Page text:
1958 ArticleSommerfeld Colony was one of two colonies (the other was Bergthal) established in 1948 some 50 miles (95 km) east of Villarrica in East Paraguay by Sommerfelder Mennonites from Manitoba (West Reserve). In 1953 it had a population of 644 (119 families) in nine villages, occupying ca. 93,000 acres. It is located some 15 miles (25 km) from Bergthal. In the first two years 75 families with 383 persons returned to Canada. The center of the colony was the village of Sommerfeld, where the elder, Isbrandt Friesen, lived and where the co-operative was located. -- HSB
1987 UpdateThe Sommerfeld Colony in Paraguay is located 210 km. (130 mi.) east of Asunción along the highway connecting that city with Presidente Stroessner on the Brazilian border. The total land purchased included 31,428 hectares (77,627 acres), inhabited by 1,750 persons (1986) of whom 586 were church members. Two Mennonite villages, Neuhoffnung (Campo 9) and Altona (Campo 8) lie directly along the highway. Bergthal Colony is approximately 20 km. (12 mi.) north of Sommerfeld. The settlers for both colonies came from Canada in 1948, 740 from Manitoba's East Reserve, 764 from the West Reserve, and 140 from Saskatchewan. Those from the East Reserve founded Bergthal Colony. All of them were descendents of the immigrants from Russia to Canada in 1874-1918 (Bergthal Mennonites; Sommerfeld Mennonites).
The reasons given for their leaving Canada are the inroads of secular society into their congregations and the possibility Paraguay offered to live a separated life with closed settlements in which to train their children and young people in their own schools in the German language.
The group boarded the ship Volendam at Quebec City on 25 June 1948, except for a small group which had flown to Paraguay earlier to make preparations. The Volendam had already made two trips with refugees from Europe to Paraguay. In Buenos Aires all their belongings were loaded onto a riverboat on which they traveled to Asunción. From there they traveled by train to Villarica, arriving there on 23 July 1948.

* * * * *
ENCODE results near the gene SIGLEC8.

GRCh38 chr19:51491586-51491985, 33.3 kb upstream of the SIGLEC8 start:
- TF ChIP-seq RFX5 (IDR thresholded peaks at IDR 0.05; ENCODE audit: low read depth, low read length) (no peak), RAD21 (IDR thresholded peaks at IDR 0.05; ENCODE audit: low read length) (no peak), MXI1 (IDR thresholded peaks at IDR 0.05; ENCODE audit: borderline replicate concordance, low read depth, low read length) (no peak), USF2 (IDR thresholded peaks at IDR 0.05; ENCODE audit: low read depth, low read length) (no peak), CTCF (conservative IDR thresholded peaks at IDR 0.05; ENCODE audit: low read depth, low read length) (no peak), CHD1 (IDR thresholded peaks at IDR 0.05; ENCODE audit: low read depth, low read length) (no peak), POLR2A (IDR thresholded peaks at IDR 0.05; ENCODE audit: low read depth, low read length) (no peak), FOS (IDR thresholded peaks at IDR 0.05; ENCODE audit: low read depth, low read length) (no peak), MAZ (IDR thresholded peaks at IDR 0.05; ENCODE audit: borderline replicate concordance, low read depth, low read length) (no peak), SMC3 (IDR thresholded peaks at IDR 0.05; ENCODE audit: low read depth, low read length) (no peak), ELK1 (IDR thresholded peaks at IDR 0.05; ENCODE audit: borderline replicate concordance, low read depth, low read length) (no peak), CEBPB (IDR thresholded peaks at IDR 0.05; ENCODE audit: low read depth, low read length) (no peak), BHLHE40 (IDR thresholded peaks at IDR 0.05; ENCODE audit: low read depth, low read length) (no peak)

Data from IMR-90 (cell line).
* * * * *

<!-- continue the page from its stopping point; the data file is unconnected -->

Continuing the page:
Since there was no road to most of the land they had purchased they began building this themselves, usually through heavy forest. Difficulties were also encountered with the owners of adjoining land. After months of waiting, while the road was being built, approximately one-third of the emigrants returned to Canada. Those who remained, however, succeeded in establishing two flourishing settlements i.e. Sommerfeld and Bergthal. By 1986 Sommerfeld was considered to be one of the most prosperous Mennonite settlements in Paraguay. Its inhabitants' primary sources of income are from wood products, agriculture, and dairy products.
Little change has occurred in congregational life. Sermons are usually read. There is no youth work and no Bible study meetings or prayer meetings are held (social meetings). The ministers have not received special training for their duties. Baptismal instruction is given annually from Easter to Pentecost, at which time the baptism itself occurs. Unbaptized adults are not allowed to live in the settlement.
The congregation has assumed responsibility for the welfare of the settlement. A well-equipped hospital has now been built. Schools continue in the traditional manner, with the teachers receiving no special training for their East. Primary textbooks for the schools are a reader, catechism, hymnbook, and the Bible. Attendance is required to age 14. -- GR
|Author(s)||Harold S. Bender|
Cite This Article
Bender, Harold S. and Gustav Reimer. "Sommerfeld Colony (Caaguazú Department, Paraguay)." Global Anabaptist Mennonite Encyclopedia Online. 1986. Web. 29 Jan 2015. http://gameo.org/index.php?title=Sommerfeld_Colony_(Caaguaz%C3%BA_Department,_Paraguay)&oldid=93602.
Bender, Harold S. and Gustav Reimer. (1986). Sommerfeld Colony (Caaguazú Department, Paraguay). Global Anabaptist Mennonite Encyclopedia Online. Retrieved 29 January 2015, from http://gameo.org/index.php?title=Sommerfeld_Colony_(Caaguaz%C3%BA_Department,_Paraguay)&oldid=93602.
Herald Press website.
©1996-2015 by the Global Anabaptist Mennonite Encyclopedia Online. All rights reserved.